"It used to be just a little fisherman's town - very easy and very nice. It made you slow down."
But home called and Valdoni ended up getting married and helping to run a farmstead.
New Zealand was not even on the horizon until her husband heard about the fishing here.
"My husband loves fishing, but he said he needed olive oil for his fish.
" ‘They won't have it there', he said."
A quick Google search found some New Zealand-made olive oil on Waiheke Island, which quickly solved that problem.
The couple and their son headed there for six months in 2009 and Valdoni's husband was smitten.
"My husband fell in love with this country completely.
"He likes his own home and it was the first time he would say he wanted to leave his house."
The couple decided in February last year to move to Manawatu.
It all seems a bit crazy, moving from Tuscany to Palmerston North. Valdoni knows exactly what people are thinking.
"Everybody here says I'm crazy."
Even she says she had her doubts, which helped inspire her latest series of paintings.
She says she was anxious about the move and that came through in her art.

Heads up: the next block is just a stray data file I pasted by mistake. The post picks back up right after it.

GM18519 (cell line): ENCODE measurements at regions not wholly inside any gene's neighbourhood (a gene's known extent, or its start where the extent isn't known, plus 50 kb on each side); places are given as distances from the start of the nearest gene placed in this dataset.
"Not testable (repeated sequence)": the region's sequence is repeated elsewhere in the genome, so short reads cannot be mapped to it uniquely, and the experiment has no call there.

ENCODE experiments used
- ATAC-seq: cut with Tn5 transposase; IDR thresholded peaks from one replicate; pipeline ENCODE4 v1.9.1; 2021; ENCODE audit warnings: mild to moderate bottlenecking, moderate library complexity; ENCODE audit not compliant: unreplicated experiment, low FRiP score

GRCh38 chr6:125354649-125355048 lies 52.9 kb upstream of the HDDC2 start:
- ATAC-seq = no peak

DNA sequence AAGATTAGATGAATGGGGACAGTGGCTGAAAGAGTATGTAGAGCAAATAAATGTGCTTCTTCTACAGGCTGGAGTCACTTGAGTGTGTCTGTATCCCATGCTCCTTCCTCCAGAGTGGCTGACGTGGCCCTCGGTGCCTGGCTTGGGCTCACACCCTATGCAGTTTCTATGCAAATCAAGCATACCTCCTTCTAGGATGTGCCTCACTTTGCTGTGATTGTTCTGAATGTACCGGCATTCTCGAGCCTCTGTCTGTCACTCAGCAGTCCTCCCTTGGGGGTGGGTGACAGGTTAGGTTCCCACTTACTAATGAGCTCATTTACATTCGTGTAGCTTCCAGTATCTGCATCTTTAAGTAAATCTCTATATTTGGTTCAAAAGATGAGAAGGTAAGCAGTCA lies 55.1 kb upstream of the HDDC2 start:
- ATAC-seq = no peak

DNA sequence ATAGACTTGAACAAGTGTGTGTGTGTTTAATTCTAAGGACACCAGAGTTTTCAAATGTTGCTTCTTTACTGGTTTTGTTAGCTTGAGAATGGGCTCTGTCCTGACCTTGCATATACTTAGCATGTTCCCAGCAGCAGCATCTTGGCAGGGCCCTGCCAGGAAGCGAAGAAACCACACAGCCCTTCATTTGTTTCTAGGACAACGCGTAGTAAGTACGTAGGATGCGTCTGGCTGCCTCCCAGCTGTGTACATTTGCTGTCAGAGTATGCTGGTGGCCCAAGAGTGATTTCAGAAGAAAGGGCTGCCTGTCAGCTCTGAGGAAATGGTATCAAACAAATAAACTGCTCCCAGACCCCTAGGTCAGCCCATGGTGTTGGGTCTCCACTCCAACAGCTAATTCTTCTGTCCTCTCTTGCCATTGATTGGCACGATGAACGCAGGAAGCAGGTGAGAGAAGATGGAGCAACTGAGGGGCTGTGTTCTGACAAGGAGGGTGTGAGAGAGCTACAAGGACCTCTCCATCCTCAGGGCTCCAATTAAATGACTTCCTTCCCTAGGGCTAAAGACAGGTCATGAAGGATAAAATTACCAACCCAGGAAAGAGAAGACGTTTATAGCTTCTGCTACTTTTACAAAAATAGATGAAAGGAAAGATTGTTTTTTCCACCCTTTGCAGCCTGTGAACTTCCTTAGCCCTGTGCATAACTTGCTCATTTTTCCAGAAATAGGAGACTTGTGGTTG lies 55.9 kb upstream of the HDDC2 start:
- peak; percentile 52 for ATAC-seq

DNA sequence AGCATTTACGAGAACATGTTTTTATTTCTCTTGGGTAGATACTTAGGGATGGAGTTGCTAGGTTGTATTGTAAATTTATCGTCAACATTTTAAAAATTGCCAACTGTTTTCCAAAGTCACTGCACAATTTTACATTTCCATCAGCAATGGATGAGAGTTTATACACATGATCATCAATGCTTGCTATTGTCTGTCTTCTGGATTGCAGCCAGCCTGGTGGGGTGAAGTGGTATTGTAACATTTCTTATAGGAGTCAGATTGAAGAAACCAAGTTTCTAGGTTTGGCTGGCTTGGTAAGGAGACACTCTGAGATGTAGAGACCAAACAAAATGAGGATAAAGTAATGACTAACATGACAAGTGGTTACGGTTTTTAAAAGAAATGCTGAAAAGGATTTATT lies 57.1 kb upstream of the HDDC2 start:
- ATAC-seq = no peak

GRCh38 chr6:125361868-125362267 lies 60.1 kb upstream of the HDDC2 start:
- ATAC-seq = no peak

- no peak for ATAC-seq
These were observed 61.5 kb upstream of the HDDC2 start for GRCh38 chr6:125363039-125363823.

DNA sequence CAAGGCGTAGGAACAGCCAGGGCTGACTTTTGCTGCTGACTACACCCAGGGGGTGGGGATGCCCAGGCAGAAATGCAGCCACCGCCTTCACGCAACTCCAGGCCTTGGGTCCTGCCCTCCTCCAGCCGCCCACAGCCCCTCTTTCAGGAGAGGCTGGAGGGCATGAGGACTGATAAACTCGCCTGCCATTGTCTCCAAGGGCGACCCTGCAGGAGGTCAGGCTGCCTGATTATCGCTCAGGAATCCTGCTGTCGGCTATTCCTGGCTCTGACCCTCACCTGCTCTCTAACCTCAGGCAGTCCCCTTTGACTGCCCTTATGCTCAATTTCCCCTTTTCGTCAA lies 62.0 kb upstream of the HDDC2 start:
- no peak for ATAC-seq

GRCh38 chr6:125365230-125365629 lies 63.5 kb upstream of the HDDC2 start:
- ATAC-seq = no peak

"I was painting before I came here, and my husband looked at it and says, ‘It's New Zealand'. So I did all these paintings while thinking about all the beautiful things here. I did nearly one a month."
Looking at her artwork, it is hard to miss the New Zealand influence.
Native birds feature throughout her pieces, along with backdrops which mirror both seaside locations and mountain ranges.
Using her emotion to inspire painting has always been a part of the creative process, she says. "The creative process comes from the love I feel for people, or a person, or an emotion someone has, or from something new for me.
"From one very small thing, I can make mountains. I've got a large imagination. Sometimes I go very far and have to come down."
That process has slowly changed over time, she says. "Before, I was always searching and experiencing. Now, the feeling is a bit more abstract.
"It's a feeling everyone feels differently and there's no law for it."